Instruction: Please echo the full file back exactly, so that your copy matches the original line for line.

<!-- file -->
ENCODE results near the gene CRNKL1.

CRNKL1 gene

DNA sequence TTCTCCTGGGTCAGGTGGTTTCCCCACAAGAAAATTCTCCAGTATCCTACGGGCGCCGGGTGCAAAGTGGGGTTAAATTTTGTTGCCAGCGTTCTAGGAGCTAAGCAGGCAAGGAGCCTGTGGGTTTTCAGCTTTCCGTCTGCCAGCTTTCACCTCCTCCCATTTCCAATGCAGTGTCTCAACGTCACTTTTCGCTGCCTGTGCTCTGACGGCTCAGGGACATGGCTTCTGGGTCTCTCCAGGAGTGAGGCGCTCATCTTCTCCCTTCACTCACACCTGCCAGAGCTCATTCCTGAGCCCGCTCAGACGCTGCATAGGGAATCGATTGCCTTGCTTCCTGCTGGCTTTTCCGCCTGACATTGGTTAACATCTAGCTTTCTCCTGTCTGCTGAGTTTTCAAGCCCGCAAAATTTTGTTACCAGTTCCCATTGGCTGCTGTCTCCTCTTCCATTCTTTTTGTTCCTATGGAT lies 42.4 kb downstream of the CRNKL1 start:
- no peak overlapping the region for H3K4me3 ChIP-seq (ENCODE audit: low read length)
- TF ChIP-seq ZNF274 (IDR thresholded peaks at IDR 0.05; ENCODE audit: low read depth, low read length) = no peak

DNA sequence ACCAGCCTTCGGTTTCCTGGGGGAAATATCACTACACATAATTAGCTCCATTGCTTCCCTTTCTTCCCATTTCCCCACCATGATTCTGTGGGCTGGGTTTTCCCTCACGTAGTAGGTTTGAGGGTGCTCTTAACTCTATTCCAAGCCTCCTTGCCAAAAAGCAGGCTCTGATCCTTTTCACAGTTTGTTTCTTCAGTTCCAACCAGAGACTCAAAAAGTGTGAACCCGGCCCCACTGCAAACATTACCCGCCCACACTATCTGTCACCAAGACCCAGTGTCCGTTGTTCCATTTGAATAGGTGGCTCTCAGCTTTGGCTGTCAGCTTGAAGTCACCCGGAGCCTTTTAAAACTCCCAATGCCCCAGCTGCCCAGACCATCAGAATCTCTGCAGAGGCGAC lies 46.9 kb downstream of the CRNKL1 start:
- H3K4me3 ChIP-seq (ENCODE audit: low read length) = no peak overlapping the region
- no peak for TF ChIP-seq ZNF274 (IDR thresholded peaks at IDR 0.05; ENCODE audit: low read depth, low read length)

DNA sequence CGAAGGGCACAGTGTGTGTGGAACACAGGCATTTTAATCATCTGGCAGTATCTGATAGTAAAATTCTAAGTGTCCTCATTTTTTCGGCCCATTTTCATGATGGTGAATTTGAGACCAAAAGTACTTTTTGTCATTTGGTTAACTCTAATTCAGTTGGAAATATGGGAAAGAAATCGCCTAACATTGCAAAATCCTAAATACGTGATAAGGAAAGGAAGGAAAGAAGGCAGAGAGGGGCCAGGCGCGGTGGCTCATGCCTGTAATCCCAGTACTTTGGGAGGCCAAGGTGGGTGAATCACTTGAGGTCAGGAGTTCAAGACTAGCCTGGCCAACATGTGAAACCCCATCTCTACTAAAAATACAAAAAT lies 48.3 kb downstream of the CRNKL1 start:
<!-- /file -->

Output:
ENCODE results near the gene CRNKL1.

CRNKL1 gene

DNA sequence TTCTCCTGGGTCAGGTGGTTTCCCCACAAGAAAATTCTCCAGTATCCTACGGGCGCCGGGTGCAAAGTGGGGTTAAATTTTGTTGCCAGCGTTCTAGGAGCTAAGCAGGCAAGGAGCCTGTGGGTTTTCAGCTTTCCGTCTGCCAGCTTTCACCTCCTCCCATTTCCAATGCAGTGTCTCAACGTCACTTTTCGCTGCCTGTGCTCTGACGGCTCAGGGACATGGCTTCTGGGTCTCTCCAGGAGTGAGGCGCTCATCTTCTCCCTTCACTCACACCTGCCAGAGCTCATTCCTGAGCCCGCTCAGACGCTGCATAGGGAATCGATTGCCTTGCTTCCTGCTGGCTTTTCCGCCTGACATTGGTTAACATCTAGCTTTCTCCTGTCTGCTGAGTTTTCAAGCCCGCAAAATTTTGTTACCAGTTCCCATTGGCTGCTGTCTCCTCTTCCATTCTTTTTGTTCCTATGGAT lies 42.4 kb downstream of the CRNKL1 start:
- no peak overlapping the region for H3K4me3 ChIP-seq (ENCODE audit: low read length)
- TF ChIP-seq ZNF274 (IDR thresholded peaks at IDR 0.05; ENCODE audit: low read depth, low read length) = no peak

DNA sequence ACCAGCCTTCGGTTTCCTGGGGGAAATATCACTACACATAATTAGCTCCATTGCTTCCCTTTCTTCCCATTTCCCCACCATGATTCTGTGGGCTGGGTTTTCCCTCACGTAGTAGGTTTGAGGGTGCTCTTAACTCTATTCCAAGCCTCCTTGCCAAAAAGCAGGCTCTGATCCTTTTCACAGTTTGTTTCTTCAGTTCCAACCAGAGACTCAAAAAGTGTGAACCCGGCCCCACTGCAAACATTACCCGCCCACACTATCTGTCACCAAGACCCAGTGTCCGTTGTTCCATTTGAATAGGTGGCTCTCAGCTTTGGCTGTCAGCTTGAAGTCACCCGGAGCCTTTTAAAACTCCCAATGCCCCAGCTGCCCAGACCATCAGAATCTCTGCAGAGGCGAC lies 46.9 kb downstream of the CRNKL1 start:
- H3K4me3 ChIP-seq (ENCODE audit: low read length) = no peak overlapping the region
- no peak for TF ChIP-seq ZNF274 (IDR thresholded peaks at IDR 0.05; ENCODE audit: low read depth, low read length)

DNA sequence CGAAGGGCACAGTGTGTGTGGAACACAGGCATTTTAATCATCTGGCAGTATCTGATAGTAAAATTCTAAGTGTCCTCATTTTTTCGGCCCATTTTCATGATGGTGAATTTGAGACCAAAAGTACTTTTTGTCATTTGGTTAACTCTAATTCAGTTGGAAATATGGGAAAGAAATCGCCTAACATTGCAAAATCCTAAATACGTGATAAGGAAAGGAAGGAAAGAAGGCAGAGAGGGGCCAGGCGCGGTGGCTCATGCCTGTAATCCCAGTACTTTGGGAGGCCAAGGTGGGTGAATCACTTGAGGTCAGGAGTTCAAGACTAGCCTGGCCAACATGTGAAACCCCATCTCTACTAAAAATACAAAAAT lies 48.3 kb downstream of the CRNKL1 start: